- A single-engine, advanced trainer designed by North American Aviation Incorporated of Inglewood, California and produced between 1937 and 1953
- Known as the AT-6 Texan by the U.S. military, for whom it was designed
- Used for training nearly all U.S. and British Commonwealth fighter pilots from 1940 to 1955
- Used in Canada during the Second World War under the British Commonwealth Air Training Plan
- Noorduyn Aviation Limited and Canadian Car & Foundry Limited produced a total of 3,350 Harvards in Canada both during and after the Second World War: its production was the highest for a Canadian-built aircraft
- One of the most famous and successful trainers of all time
- First flight was in 1940 (AT-6)
One of the best advanced training aircraft ever built, the Harvard became a mainstay of the British Commonwealth Air Training Plan. Harvard IIBs were first ordered from Noorduyn in Montreal in January 1940. Noorduyn eventually built 2 800 Harvards for the RAF and RCAF. Canadian Car and Foundry made 550 Mk.4s for Canada and the United States in the 1950s. The Mk.4 had an improved cockpit canopy and greater fuel capacity.
The Harvard must be considered one of the outstanding aircraft of Second World War and the early postwar years. From 1940 to 1955, nearly all American and British Commonwealth pilots had some training on Harvards. Strong and unforgiving, requiring a delicate touch to keep straight on landing and take-off, it was an ideal training airplane. The Harvard was the most numerous of Canadian-built aircraft, with a total of 3 350 produced. In anticipation of a possible aluminum shortage, a wooden rear fuselage and wings were developed and built, but not produced. A gunnery trainer and target tow version were also developed but never produced. Skis were produced but never installed because a strengthened undercarriage would have been necessary.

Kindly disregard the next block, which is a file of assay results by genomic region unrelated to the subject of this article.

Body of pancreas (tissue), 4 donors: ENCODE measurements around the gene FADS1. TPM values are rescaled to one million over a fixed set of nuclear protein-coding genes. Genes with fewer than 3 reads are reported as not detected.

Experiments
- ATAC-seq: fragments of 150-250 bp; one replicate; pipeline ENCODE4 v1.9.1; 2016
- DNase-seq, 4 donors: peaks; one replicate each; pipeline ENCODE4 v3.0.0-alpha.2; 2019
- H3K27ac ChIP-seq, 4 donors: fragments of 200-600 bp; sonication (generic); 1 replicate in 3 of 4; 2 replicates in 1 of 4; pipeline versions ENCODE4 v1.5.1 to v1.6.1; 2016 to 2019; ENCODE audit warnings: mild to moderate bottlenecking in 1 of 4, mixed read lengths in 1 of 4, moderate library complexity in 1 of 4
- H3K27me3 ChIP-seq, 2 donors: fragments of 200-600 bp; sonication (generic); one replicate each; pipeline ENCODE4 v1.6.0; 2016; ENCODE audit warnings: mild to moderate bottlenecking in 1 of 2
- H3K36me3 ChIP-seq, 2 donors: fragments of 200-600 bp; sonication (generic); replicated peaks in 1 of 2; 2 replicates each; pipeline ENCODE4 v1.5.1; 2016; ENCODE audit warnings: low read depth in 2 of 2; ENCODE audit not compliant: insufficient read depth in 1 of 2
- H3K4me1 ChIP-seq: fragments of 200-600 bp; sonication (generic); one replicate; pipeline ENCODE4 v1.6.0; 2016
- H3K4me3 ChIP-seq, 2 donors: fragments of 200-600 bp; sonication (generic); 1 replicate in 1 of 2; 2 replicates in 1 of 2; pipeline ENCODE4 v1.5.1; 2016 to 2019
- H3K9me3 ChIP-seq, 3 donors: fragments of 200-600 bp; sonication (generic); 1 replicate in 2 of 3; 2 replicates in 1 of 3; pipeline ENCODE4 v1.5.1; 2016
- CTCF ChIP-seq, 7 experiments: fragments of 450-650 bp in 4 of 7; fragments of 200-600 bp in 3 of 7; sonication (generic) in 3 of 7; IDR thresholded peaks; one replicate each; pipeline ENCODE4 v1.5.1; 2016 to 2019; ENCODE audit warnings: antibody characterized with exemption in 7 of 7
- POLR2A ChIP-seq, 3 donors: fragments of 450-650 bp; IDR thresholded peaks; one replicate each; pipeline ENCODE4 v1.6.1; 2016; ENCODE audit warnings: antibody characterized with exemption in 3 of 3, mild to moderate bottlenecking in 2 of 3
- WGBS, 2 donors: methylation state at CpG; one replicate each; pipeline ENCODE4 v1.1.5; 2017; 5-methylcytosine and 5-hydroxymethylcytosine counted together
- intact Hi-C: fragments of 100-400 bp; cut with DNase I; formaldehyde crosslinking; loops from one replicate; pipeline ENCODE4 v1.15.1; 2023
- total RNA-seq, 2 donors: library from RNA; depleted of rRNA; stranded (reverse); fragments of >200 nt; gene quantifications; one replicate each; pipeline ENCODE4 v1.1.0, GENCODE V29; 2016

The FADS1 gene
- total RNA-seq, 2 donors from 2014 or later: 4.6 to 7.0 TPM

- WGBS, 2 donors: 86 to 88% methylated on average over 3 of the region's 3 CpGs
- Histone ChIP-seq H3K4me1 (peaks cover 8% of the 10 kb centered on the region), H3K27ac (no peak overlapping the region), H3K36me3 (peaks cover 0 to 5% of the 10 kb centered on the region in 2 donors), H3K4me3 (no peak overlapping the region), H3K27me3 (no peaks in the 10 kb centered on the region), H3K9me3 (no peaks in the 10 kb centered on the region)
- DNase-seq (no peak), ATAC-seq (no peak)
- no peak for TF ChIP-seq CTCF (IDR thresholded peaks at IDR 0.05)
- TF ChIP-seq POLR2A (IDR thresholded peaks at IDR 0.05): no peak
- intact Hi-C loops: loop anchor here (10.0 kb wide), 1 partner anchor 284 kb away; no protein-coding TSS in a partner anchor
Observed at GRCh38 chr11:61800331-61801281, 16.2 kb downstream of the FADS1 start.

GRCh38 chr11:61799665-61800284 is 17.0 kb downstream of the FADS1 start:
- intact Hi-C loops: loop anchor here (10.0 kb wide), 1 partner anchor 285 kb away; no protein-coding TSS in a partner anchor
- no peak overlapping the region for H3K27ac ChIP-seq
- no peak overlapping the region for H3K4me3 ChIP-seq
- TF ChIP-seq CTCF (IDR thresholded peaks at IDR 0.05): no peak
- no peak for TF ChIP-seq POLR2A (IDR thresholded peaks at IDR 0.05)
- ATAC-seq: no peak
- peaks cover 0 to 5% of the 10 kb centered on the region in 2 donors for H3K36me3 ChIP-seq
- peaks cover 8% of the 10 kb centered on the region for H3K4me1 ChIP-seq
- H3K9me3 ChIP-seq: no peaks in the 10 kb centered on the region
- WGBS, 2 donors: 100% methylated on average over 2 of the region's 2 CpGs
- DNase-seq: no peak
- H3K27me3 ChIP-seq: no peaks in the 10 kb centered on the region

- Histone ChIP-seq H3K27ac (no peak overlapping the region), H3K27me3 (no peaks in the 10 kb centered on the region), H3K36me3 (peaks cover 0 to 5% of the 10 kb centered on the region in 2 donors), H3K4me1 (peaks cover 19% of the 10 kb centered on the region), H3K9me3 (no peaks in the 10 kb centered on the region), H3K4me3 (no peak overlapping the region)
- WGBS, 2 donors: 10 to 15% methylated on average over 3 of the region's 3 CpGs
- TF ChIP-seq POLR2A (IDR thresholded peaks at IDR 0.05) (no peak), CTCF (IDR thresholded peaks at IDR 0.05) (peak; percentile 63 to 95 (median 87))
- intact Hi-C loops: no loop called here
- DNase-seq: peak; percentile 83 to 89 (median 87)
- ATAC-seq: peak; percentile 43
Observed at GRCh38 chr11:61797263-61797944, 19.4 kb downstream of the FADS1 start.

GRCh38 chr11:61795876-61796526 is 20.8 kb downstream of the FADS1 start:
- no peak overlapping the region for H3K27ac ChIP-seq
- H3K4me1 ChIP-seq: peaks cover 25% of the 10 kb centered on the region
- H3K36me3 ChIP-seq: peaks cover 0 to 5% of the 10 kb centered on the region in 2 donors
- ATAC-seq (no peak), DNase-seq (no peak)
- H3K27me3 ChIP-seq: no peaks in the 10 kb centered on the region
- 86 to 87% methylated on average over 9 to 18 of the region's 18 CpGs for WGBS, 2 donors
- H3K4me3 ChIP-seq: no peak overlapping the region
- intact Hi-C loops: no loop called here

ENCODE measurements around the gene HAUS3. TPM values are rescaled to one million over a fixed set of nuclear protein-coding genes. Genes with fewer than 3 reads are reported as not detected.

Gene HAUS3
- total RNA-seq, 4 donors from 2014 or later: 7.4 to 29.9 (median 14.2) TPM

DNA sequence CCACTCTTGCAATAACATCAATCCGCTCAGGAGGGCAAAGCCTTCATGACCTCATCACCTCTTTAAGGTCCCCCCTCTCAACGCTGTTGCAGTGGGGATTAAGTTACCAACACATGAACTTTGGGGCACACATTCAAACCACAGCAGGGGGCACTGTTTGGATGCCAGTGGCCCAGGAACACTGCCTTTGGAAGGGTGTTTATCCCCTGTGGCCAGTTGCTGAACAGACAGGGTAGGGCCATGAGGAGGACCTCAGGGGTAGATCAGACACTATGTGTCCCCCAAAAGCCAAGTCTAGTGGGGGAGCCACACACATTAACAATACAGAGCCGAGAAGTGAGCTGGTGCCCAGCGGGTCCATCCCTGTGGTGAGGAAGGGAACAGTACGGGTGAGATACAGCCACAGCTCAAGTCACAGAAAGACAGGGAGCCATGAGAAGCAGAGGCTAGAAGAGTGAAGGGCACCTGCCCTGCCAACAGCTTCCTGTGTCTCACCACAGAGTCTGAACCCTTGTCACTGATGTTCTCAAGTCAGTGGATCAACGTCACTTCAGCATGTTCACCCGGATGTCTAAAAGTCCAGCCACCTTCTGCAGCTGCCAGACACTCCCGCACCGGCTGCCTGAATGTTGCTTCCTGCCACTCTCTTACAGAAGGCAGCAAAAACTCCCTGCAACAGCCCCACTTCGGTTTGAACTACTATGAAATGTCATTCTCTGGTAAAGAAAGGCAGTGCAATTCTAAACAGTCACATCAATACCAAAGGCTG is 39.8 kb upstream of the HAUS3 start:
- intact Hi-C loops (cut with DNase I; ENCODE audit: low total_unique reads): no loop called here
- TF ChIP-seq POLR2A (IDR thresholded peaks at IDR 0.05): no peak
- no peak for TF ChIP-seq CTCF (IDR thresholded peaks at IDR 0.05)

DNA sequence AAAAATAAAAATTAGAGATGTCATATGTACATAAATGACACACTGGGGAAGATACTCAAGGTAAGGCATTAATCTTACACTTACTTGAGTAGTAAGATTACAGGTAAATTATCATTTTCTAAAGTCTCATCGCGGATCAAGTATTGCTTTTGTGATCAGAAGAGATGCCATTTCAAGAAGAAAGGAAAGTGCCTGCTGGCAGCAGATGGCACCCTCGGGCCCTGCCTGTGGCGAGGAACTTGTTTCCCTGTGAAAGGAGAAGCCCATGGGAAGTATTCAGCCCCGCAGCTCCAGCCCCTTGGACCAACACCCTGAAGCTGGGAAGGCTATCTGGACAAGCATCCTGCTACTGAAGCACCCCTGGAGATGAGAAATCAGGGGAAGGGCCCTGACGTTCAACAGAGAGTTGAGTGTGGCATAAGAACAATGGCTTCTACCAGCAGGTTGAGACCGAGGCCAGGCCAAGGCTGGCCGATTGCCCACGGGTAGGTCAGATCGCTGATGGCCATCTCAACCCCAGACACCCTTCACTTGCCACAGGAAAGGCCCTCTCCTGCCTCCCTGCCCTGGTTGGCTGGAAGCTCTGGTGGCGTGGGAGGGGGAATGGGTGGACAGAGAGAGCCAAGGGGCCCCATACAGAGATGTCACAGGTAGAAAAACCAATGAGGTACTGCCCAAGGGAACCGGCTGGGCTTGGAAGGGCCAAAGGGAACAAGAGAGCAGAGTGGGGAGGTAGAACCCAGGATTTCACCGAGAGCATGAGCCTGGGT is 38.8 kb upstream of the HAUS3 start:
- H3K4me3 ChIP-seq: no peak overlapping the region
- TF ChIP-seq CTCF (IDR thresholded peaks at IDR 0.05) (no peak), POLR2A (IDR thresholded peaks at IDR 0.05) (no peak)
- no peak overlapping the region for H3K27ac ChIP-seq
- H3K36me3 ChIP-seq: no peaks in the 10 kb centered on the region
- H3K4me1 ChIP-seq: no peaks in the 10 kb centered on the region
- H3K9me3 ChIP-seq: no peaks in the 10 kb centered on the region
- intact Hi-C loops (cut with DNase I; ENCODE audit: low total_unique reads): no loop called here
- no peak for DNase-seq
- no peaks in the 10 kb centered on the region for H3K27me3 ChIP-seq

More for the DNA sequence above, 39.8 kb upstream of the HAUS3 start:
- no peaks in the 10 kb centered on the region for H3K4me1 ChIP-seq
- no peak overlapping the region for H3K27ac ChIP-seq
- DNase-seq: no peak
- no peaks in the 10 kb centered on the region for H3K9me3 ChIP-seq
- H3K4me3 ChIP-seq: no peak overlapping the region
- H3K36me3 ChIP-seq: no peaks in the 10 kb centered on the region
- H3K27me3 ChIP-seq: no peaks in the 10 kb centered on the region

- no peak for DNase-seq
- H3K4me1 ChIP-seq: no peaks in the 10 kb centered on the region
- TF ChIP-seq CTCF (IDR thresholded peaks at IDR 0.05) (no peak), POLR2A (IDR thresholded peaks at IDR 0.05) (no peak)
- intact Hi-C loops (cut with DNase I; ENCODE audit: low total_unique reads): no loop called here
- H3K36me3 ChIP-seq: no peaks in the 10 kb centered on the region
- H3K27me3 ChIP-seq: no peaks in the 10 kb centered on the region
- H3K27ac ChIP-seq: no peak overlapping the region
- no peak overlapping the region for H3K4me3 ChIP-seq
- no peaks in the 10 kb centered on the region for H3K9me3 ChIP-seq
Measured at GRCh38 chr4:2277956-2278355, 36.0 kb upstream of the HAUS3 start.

British Commonwealth Air Training Plan Exhibition, Canada Aviation and Space Museum
Transfer from the Royal Canadian Air Force
This Harvard was manufactured for the RCAF by North American Aviation Incorporated in Inglewood, California in 1940. It was accepted on August 17, 1940 and served in several training schools until it was placed in storage in 1962. In 1964, it was transferred to the RCAF's historic aircraft collection at Rockcliffe airport, which eventually became part of the Canada Aviation and Space Museum collection.
|Wing Span||12.8 m (42 ft 1/2 in)|
|Length||8.8 m (28 ft 11 in)|
|Height||3.5 m (11 ft 8 1/2 in)|
|Weight, Empty||1,812 kg (3,995 lb)|
|Weight, Gross||2,375 kg (5,235 lb)|
|Cruising Speed||225 km/h (140 mph)|
|Max Speed||290 km/h (180 mph)|
|Rate of Climb||396 m (1,300 ft) /min|
|Service Ceiling||6,710 m (22,000 ft)|
|Range||1,143 km (710 mi)|
|Power Plant||one Pratt & Whitney R-1340-AN-1 Wasp, 600 hp, radial engine|